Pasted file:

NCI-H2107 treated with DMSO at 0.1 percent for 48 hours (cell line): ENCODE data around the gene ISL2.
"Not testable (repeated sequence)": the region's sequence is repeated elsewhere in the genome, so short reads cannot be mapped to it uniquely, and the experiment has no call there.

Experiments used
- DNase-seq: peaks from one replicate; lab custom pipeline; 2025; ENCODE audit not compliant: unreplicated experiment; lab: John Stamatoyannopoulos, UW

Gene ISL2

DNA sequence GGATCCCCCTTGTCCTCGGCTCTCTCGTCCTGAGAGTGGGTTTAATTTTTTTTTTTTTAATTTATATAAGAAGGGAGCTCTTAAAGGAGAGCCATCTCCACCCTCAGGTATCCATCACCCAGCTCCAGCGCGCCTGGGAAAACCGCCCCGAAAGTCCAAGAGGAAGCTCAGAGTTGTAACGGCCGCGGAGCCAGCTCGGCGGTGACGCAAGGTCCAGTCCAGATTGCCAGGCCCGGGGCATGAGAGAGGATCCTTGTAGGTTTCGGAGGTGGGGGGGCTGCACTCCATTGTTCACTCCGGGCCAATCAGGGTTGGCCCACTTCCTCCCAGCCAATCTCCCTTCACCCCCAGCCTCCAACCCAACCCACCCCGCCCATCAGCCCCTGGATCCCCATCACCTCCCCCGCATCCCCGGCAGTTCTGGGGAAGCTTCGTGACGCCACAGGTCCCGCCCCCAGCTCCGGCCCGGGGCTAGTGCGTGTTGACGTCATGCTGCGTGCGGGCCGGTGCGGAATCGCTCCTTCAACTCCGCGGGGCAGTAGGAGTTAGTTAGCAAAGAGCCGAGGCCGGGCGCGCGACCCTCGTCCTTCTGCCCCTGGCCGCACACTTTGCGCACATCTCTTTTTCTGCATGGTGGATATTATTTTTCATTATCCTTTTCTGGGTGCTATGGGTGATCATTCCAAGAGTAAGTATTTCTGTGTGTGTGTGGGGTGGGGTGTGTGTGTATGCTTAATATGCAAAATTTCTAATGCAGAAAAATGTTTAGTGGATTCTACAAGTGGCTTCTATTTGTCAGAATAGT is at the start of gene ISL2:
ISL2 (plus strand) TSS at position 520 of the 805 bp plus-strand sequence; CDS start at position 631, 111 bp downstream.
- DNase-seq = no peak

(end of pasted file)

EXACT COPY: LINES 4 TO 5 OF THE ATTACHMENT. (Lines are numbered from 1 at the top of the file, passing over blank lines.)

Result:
- DNase-seq: peaks from one replicate; lab custom pipeline; 2025; ENCODE audit not compliant: unreplicated experiment; lab: John Stamatoyannopoulos, UW

Gene ISL2